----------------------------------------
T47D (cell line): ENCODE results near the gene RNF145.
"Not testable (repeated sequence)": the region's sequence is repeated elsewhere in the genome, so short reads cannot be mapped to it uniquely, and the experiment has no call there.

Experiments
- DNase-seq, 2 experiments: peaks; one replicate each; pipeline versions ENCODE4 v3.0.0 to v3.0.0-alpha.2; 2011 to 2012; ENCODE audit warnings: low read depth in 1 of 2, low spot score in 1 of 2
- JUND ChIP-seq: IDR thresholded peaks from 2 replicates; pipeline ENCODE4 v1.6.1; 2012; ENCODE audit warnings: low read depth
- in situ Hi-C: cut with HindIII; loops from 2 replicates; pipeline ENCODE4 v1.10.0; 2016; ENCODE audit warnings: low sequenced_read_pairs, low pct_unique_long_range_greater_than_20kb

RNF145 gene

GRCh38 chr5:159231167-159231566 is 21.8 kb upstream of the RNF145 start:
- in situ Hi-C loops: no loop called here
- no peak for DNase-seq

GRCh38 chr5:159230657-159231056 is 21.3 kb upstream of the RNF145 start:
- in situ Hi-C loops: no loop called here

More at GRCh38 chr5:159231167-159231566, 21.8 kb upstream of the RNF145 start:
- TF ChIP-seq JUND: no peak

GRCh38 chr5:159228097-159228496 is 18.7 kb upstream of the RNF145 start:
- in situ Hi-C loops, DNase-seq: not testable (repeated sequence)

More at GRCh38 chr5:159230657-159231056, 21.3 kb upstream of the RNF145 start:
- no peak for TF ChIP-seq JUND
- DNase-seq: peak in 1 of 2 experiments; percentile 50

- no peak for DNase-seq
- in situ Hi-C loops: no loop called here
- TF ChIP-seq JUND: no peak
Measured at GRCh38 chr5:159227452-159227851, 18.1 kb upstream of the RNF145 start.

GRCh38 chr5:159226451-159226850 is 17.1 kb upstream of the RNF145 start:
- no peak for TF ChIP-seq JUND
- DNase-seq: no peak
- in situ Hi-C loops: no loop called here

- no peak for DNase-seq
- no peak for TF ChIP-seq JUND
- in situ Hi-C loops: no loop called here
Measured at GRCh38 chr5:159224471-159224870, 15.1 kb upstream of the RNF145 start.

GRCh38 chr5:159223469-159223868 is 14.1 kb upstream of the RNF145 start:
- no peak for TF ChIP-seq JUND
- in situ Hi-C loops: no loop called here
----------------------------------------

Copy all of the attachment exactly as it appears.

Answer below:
T47D (cell line): ENCODE results near the gene RNF145.
"Not testable (repeated sequence)": the region's sequence is repeated elsewhere in the genome, so short reads cannot be mapped to it uniquely, and the experiment has no call there.

Experiments
- DNase-seq, 2 experiments: peaks; one replicate each; pipeline versions ENCODE4 v3.0.0 to v3.0.0-alpha.2; 2011 to 2012; ENCODE audit warnings: low read depth in 1 of 2, low spot score in 1 of 2
- JUND ChIP-seq: IDR thresholded peaks from 2 replicates; pipeline ENCODE4 v1.6.1; 2012; ENCODE audit warnings: low read depth
- in situ Hi-C: cut with HindIII; loops from 2 replicates; pipeline ENCODE4 v1.10.0; 2016; ENCODE audit warnings: low sequenced_read_pairs, low pct_unique_long_range_greater_than_20kb

RNF145 gene

GRCh38 chr5:159231167-159231566 is 21.8 kb upstream of the RNF145 start:
- in situ Hi-C loops: no loop called here
- no peak for DNase-seq

GRCh38 chr5:159230657-159231056 is 21.3 kb upstream of the RNF145 start:
- in situ Hi-C loops: no loop called here

More at GRCh38 chr5:159231167-159231566, 21.8 kb upstream of the RNF145 start:
- TF ChIP-seq JUND: no peak

GRCh38 chr5:159228097-159228496 is 18.7 kb upstream of the RNF145 start:
- in situ Hi-C loops, DNase-seq: not testable (repeated sequence)

More at GRCh38 chr5:159230657-159231056, 21.3 kb upstream of the RNF145 start:
- no peak for TF ChIP-seq JUND
- DNase-seq: peak in 1 of 2 experiments; percentile 50

- no peak for DNase-seq
- in situ Hi-C loops: no loop called here
- TF ChIP-seq JUND: no peak
Measured at GRCh38 chr5:159227452-159227851, 18.1 kb upstream of the RNF145 start.

GRCh38 chr5:159226451-159226850 is 17.1 kb upstream of the RNF145 start:
- no peak for TF ChIP-seq JUND
- DNase-seq: no peak
- in situ Hi-C loops: no loop called here

- no peak for DNase-seq
- no peak for TF ChIP-seq JUND
- in situ Hi-C loops: no loop called here
Measured at GRCh38 chr5:159224471-159224870, 15.1 kb upstream of the RNF145 start.

GRCh38 chr5:159223469-159223868 is 14.1 kb upstream of the RNF145 start:
- no peak for TF ChIP-seq JUND
- in situ Hi-C loops: no loop called here